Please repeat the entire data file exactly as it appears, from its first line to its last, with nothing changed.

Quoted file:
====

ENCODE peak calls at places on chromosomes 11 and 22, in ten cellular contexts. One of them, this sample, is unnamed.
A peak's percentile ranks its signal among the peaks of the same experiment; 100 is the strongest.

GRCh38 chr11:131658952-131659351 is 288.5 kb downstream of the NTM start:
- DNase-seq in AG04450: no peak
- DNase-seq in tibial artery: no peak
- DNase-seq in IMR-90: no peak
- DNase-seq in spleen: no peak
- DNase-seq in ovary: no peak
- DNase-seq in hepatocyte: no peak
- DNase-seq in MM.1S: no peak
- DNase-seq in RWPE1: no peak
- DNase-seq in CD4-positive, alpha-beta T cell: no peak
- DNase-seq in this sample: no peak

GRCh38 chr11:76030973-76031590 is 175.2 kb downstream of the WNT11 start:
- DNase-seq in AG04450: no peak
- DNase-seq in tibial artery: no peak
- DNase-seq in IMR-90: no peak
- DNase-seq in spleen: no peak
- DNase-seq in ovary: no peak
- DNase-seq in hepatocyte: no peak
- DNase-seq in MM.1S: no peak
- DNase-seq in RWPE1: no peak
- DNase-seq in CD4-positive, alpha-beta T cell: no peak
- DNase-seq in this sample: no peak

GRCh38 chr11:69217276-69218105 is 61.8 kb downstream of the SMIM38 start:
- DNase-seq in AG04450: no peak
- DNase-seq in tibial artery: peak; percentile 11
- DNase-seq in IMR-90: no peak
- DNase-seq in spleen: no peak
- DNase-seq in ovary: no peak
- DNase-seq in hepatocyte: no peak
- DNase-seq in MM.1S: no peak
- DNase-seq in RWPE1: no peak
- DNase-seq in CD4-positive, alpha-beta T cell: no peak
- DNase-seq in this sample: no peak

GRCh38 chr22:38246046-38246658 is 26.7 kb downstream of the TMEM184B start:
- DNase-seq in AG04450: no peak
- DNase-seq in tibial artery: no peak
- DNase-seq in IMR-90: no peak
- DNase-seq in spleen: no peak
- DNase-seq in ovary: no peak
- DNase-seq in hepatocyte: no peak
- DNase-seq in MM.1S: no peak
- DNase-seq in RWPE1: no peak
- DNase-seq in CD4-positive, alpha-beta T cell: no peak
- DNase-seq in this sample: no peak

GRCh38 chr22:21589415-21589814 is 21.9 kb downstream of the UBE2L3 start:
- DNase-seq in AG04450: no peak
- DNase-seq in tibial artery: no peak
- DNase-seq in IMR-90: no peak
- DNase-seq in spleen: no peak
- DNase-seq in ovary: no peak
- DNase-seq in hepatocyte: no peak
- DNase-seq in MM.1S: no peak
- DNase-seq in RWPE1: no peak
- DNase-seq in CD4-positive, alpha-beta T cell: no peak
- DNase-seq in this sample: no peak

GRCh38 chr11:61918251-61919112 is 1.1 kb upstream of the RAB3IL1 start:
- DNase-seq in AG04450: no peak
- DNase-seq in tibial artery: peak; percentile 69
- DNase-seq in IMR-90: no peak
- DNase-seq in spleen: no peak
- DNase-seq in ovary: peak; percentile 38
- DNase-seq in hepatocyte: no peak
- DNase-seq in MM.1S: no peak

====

ENCODE peak calls at places on chromosomes 11 and 22, in ten cellular contexts. One of them, this sample, is unnamed.
A peak's percentile ranks its signal among the peaks of the same experiment; 100 is the strongest.

GRCh38 chr11:131658952-131659351 is 288.5 kb downstream of the NTM start:
- DNase-seq in AG04450: no peak
- DNase-seq in tibial artery: no peak
- DNase-seq in IMR-90: no peak
- DNase-seq in spleen: no peak
- DNase-seq in ovary: no peak
- DNase-seq in hepatocyte: no peak
- DNase-seq in MM.1S: no peak
- DNase-seq in RWPE1: no peak
- DNase-seq in CD4-positive, alpha-beta T cell: no peak
- DNase-seq in this sample: no peak

GRCh38 chr11:76030973-76031590 is 175.2 kb downstream of the WNT11 start:
- DNase-seq in AG04450: no peak
- DNase-seq in tibial artery: no peak
- DNase-seq in IMR-90: no peak
- DNase-seq in spleen: no peak
- DNase-seq in ovary: no peak
- DNase-seq in hepatocyte: no peak
- DNase-seq in MM.1S: no peak
- DNase-seq in RWPE1: no peak
- DNase-seq in CD4-positive, alpha-beta T cell: no peak
- DNase-seq in this sample: no peak

GRCh38 chr11:69217276-69218105 is 61.8 kb downstream of the SMIM38 start:
- DNase-seq in AG04450: no peak
- DNase-seq in tibial artery: peak; percentile 11
- DNase-seq in IMR-90: no peak
- DNase-seq in spleen: no peak
- DNase-seq in ovary: no peak
- DNase-seq in hepatocyte: no peak
- DNase-seq in MM.1S: no peak
- DNase-seq in RWPE1: no peak
- DNase-seq in CD4-positive, alpha-beta T cell: no peak
- DNase-seq in this sample: no peak

GRCh38 chr22:38246046-38246658 is 26.7 kb downstream of the TMEM184B start:
- DNase-seq in AG04450: no peak
- DNase-seq in tibial artery: no peak
- DNase-seq in IMR-90: no peak
- DNase-seq in spleen: no peak
- DNase-seq in ovary: no peak
- DNase-seq in hepatocyte: no peak
- DNase-seq in MM.1S: no peak
- DNase-seq in RWPE1: no peak
- DNase-seq in CD4-positive, alpha-beta T cell: no peak
- DNase-seq in this sample: no peak

GRCh38 chr22:21589415-21589814 is 21.9 kb downstream of the UBE2L3 start:
- DNase-seq in AG04450: no peak
- DNase-seq in tibial artery: no peak
- DNase-seq in IMR-90: no peak
- DNase-seq in spleen: no peak
- DNase-seq in ovary: no peak
- DNase-seq in hepatocyte: no peak
- DNase-seq in MM.1S: no peak
- DNase-seq in RWPE1: no peak
- DNase-seq in CD4-positive, alpha-beta T cell: no peak
- DNase-seq in this sample: no peak

GRCh38 chr11:61918251-61919112 is 1.1 kb upstream of the RAB3IL1 start:
- DNase-seq in AG04450: no peak
- DNase-seq in tibial artery: peak; percentile 69
- DNase-seq in IMR-90: no peak
- DNase-seq in spleen: no peak
- DNase-seq in ovary: peak; percentile 38
- DNase-seq in hepatocyte: no peak
- DNase-seq in MM.1S: no peak